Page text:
French residents living in Nouvelle-Aquitaine cannot wait to see the return of Brits if the country relaxes its 90-day visa-free stay limit.

Since Brexit, people from the UK have only been able to stay in France 90 days out of every 180 without a visa. If visitors want to stay longer away from the UK, they’ve had to apply for a six-month visa which can be “time-consuming” and “costly”.

The rule has been frustrating for many of the 86,000 British households who own holiday homes in France.

Some residents in Nouvelle-Aquitaine, who have been used to seeing Britons spend a good part of the year in France, are “sad” now that there are fewer tourists and British homeowners in the region.

In the picturesque Dordogne village of Verteillac, Bruno Merlaud, 56, runs a convenience store.

It is stocked with British goods from cream crackers to Colman’s mustard, but also everything from groceries to fishing gear.

Speaking to the Telegraph, he claims: “Now there are fewer of you [British], it makes me sad. They are a clientele I appreciate enormously.”

Verteillac and the lush green countryside of the surrounding Périgord Vert are awash with Britons who started coming over decades ago and began purchasing second homes.

He added: “We have suffered a significant drop in British customers and it’s a shame. The numbers are down, that’s crystal clear.”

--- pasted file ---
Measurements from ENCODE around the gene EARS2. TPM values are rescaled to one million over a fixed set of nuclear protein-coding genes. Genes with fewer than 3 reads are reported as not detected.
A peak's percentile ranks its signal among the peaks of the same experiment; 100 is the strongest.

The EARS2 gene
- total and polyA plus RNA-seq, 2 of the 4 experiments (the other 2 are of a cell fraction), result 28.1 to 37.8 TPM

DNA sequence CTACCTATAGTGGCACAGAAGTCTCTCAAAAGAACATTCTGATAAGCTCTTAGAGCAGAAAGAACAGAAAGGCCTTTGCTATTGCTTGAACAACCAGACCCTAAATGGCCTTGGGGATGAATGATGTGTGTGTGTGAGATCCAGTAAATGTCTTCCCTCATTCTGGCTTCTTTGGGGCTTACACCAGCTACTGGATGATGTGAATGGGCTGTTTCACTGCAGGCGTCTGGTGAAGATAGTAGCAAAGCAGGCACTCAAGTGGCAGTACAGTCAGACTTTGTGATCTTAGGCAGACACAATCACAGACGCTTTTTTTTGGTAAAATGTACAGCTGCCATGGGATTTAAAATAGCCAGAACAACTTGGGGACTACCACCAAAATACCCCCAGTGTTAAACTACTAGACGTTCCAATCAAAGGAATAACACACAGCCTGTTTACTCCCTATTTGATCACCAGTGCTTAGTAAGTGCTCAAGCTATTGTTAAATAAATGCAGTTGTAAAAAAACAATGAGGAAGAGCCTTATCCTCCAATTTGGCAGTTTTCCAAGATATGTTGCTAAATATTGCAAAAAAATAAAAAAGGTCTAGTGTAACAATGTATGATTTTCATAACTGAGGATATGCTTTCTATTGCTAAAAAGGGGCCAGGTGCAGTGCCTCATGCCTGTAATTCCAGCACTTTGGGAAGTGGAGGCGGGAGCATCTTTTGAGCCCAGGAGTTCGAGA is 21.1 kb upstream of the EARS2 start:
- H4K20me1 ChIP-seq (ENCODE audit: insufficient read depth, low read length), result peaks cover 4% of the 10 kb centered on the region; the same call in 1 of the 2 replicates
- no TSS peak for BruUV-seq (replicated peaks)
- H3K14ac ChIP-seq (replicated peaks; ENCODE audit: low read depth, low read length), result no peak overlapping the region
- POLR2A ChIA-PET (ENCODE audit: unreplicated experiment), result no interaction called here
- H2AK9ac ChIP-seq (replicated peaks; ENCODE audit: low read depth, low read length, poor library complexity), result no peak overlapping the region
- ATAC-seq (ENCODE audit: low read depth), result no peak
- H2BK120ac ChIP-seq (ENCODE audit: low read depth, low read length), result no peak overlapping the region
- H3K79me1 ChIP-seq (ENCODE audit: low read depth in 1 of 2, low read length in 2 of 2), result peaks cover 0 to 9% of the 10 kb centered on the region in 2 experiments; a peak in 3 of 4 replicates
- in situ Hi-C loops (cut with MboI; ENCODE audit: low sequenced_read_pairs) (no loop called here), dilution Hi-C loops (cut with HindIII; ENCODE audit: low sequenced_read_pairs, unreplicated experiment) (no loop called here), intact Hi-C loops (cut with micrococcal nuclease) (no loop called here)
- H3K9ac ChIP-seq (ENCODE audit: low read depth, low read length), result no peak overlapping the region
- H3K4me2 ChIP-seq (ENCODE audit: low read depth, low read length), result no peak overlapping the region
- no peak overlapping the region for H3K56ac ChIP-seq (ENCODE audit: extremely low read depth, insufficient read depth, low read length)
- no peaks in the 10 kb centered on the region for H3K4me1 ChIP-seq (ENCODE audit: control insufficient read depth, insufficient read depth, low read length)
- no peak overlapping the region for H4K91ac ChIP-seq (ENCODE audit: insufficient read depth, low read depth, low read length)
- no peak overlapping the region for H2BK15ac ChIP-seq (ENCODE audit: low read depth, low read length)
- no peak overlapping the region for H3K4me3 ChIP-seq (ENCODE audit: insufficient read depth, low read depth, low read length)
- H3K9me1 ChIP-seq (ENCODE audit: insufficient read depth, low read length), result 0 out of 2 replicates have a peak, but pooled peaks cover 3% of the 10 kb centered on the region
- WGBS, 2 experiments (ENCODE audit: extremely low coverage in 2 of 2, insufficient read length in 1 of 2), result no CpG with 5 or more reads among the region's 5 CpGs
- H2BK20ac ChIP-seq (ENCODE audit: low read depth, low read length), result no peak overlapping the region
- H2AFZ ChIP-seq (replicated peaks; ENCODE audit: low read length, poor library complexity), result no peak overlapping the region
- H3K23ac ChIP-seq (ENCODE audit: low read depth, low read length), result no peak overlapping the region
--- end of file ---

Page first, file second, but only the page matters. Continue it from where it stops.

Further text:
But the French Senate has recently voted in a change to the country’s immigration law that means British homeowners will have the automatic right to a long-term visa.

The amendment must now be approved by MPs in the National Assembly next month.

The northern part of the Dordogne is named Perigord Vert (green Perigord) because of the greenery of the forests and meadows of the region.

This region is a region of unspoiled scenery split by fast-moving streams, rolling hills, and great rocky plateaus.

A restaurant in Cherval, which sits on the edge of Perigord Vert, in Dordogne, also noticed a fall in the number of British holiday homeowners in the area.

Hannah Marcus, 34, who runs the Chez Hannah restaurant, added: “The majority of our clientele used to be British holiday homeowners who owned houses for years and years. Most have sold up and they don’t come out here anymore because they can’t spend as much time as they wanted. I think there must be about 40 different houses from our village that have gone…”